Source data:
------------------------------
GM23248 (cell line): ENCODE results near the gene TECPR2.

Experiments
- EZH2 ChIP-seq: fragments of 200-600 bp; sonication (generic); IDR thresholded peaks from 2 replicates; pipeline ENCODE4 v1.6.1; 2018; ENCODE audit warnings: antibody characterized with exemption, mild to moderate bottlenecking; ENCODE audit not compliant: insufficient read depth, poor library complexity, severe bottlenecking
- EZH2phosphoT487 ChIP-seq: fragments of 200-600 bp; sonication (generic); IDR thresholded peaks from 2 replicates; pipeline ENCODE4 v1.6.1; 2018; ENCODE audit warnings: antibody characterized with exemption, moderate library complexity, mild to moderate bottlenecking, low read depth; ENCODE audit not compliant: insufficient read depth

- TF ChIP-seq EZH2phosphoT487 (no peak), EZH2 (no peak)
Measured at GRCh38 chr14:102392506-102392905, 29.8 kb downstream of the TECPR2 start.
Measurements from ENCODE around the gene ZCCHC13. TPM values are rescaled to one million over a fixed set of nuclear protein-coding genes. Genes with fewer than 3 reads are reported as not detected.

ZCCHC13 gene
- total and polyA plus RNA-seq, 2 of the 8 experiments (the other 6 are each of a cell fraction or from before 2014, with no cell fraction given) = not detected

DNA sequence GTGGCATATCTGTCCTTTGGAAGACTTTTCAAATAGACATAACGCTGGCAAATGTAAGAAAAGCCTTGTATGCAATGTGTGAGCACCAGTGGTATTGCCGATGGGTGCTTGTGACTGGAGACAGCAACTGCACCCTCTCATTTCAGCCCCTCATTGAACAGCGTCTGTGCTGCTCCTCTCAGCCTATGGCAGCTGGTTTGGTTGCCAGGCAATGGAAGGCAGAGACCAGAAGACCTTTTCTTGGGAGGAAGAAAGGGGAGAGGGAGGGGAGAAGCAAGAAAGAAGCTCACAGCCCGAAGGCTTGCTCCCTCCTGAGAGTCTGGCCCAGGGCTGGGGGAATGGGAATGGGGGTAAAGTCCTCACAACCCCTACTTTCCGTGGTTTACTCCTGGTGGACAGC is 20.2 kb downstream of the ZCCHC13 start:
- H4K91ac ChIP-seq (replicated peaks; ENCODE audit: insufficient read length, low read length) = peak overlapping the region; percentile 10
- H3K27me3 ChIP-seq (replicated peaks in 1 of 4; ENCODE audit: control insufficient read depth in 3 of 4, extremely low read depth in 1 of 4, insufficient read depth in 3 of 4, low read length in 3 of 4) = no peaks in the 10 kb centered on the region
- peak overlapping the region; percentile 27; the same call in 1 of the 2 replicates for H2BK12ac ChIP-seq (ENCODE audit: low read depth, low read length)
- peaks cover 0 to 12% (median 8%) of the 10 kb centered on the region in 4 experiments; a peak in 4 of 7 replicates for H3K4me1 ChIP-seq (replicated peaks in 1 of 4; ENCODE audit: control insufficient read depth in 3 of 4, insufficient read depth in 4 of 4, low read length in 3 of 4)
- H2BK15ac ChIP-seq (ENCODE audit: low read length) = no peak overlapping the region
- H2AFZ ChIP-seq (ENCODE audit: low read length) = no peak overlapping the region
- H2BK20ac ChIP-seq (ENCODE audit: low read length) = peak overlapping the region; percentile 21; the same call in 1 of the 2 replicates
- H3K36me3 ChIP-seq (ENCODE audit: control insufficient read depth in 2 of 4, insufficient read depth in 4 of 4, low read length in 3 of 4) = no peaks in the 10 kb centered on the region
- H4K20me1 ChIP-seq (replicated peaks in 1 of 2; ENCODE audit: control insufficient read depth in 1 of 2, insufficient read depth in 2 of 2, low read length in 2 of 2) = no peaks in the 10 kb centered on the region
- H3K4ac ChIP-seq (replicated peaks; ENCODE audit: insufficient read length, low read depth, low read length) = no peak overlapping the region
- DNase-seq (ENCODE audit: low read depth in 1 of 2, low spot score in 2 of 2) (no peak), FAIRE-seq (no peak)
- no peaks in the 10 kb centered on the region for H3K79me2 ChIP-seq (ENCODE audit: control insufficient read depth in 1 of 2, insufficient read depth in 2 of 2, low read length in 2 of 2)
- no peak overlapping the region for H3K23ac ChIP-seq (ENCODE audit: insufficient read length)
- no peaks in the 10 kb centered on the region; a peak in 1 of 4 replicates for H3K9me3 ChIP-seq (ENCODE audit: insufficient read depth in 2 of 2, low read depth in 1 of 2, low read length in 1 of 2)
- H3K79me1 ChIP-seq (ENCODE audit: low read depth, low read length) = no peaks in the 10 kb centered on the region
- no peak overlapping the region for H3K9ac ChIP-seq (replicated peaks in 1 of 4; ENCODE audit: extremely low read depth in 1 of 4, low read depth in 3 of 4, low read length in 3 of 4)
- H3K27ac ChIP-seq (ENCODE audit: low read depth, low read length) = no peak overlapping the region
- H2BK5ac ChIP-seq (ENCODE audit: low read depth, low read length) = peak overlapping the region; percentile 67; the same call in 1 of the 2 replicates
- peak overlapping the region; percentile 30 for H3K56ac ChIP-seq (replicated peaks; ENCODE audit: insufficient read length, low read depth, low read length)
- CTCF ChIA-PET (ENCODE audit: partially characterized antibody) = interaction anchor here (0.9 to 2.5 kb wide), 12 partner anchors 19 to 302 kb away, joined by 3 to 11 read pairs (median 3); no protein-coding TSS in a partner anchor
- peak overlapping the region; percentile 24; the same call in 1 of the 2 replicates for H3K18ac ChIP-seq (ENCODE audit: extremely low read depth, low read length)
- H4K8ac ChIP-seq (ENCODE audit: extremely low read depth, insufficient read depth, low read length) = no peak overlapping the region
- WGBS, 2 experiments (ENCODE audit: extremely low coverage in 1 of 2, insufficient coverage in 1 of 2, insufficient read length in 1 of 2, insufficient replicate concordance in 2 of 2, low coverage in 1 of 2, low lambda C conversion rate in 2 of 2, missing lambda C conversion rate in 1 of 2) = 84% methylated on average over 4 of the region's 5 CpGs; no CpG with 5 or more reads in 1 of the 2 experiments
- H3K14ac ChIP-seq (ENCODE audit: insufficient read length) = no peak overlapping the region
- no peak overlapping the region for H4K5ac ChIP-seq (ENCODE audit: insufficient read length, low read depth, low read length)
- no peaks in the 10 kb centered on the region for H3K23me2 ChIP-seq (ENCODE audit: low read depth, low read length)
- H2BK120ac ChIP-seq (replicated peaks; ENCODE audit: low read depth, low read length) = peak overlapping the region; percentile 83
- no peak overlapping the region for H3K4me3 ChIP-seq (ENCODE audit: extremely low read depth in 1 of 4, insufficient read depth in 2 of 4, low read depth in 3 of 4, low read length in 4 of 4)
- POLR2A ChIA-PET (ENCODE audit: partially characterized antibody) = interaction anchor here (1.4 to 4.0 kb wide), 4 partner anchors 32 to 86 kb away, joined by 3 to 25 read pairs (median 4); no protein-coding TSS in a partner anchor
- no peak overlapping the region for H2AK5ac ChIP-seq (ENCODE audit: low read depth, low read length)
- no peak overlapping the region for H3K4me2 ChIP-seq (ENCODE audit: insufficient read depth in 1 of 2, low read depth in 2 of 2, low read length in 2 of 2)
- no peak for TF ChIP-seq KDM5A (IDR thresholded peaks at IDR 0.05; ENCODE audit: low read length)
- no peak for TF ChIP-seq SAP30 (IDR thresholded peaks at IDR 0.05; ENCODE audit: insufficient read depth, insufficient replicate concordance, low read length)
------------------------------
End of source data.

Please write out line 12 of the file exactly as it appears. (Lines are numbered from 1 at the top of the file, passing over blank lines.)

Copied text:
- H3K27me3 ChIP-seq (replicated peaks in 1 of 4; ENCODE audit: control insufficient read depth in 3 of 4, extremely low read depth in 1 of 4, insufficient read depth in 3 of 4, low read length in 3 of 4) = no peaks in the 10 kb centered on the region